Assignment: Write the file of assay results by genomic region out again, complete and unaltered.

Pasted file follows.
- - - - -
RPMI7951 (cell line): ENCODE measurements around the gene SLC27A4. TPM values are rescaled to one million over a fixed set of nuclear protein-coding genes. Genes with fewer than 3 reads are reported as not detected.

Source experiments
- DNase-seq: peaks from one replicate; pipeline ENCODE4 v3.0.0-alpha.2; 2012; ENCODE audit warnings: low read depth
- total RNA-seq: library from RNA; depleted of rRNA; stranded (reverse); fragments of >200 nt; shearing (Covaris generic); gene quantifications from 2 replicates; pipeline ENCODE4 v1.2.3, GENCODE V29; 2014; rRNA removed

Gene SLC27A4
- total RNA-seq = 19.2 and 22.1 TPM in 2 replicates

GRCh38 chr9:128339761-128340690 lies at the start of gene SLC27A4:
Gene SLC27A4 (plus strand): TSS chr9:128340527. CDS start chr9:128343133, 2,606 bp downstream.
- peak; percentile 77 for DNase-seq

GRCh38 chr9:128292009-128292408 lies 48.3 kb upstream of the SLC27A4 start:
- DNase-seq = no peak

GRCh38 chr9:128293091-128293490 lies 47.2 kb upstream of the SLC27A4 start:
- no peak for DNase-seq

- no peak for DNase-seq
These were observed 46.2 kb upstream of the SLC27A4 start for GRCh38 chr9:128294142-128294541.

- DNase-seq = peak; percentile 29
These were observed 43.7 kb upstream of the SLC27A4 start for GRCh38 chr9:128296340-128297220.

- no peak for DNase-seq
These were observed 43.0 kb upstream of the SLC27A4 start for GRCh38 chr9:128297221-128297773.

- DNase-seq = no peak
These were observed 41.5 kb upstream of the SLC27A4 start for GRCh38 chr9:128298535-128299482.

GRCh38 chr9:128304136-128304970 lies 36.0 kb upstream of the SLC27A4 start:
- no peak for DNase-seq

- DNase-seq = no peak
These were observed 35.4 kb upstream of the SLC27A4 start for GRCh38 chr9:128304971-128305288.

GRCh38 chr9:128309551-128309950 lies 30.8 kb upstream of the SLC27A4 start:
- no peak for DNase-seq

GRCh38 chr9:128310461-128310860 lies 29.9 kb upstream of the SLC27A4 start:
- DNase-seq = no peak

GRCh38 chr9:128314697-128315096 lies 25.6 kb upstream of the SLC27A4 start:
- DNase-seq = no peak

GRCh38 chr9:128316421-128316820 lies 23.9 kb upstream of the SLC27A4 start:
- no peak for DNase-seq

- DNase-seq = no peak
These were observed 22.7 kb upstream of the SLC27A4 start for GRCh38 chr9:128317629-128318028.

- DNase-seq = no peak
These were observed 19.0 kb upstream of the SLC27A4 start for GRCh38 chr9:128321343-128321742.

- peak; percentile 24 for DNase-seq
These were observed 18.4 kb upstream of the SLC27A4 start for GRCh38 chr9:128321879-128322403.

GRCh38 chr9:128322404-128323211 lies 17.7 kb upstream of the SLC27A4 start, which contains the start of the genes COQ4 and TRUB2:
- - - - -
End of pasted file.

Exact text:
RPMI7951 (cell line): ENCODE measurements around the gene SLC27A4. TPM values are rescaled to one million over a fixed set of nuclear protein-coding genes. Genes with fewer than 3 reads are reported as not detected.

Source experiments
- DNase-seq: peaks from one replicate; pipeline ENCODE4 v3.0.0-alpha.2; 2012; ENCODE audit warnings: low read depth
- total RNA-seq: library from RNA; depleted of rRNA; stranded (reverse); fragments of >200 nt; shearing (Covaris generic); gene quantifications from 2 replicates; pipeline ENCODE4 v1.2.3, GENCODE V29; 2014; rRNA removed

Gene SLC27A4
- total RNA-seq = 19.2 and 22.1 TPM in 2 replicates

GRCh38 chr9:128339761-128340690 lies at the start of gene SLC27A4:
Gene SLC27A4 (plus strand): TSS chr9:128340527. CDS start chr9:128343133, 2,606 bp downstream.
- peak; percentile 77 for DNase-seq

GRCh38 chr9:128292009-128292408 lies 48.3 kb upstream of the SLC27A4 start:
- DNase-seq = no peak

GRCh38 chr9:128293091-128293490 lies 47.2 kb upstream of the SLC27A4 start:
- no peak for DNase-seq

- no peak for DNase-seq
These were observed 46.2 kb upstream of the SLC27A4 start for GRCh38 chr9:128294142-128294541.

- DNase-seq = peak; percentile 29
These were observed 43.7 kb upstream of the SLC27A4 start for GRCh38 chr9:128296340-128297220.

- no peak for DNase-seq
These were observed 43.0 kb upstream of the SLC27A4 start for GRCh38 chr9:128297221-128297773.

- DNase-seq = no peak
These were observed 41.5 kb upstream of the SLC27A4 start for GRCh38 chr9:128298535-128299482.

GRCh38 chr9:128304136-128304970 lies 36.0 kb upstream of the SLC27A4 start:
- no peak for DNase-seq

- DNase-seq = no peak
These were observed 35.4 kb upstream of the SLC27A4 start for GRCh38 chr9:128304971-128305288.

GRCh38 chr9:128309551-128309950 lies 30.8 kb upstream of the SLC27A4 start:
- no peak for DNase-seq

GRCh38 chr9:128310461-128310860 lies 29.9 kb upstream of the SLC27A4 start:
- DNase-seq = no peak

GRCh38 chr9:128314697-128315096 lies 25.6 kb upstream of the SLC27A4 start:
- DNase-seq = no peak

GRCh38 chr9:128316421-128316820 lies 23.9 kb upstream of the SLC27A4 start:
- no peak for DNase-seq

- DNase-seq = no peak
These were observed 22.7 kb upstream of the SLC27A4 start for GRCh38 chr9:128317629-128318028.

- DNase-seq = no peak
These were observed 19.0 kb upstream of the SLC27A4 start for GRCh38 chr9:128321343-128321742.

- peak; percentile 24 for DNase-seq
These were observed 18.4 kb upstream of the SLC27A4 start for GRCh38 chr9:128321879-128322403.

GRCh38 chr9:128322404-128323211 lies 17.7 kb upstream of the SLC27A4 start, which contains the start of the genes COQ4 and TRUB2: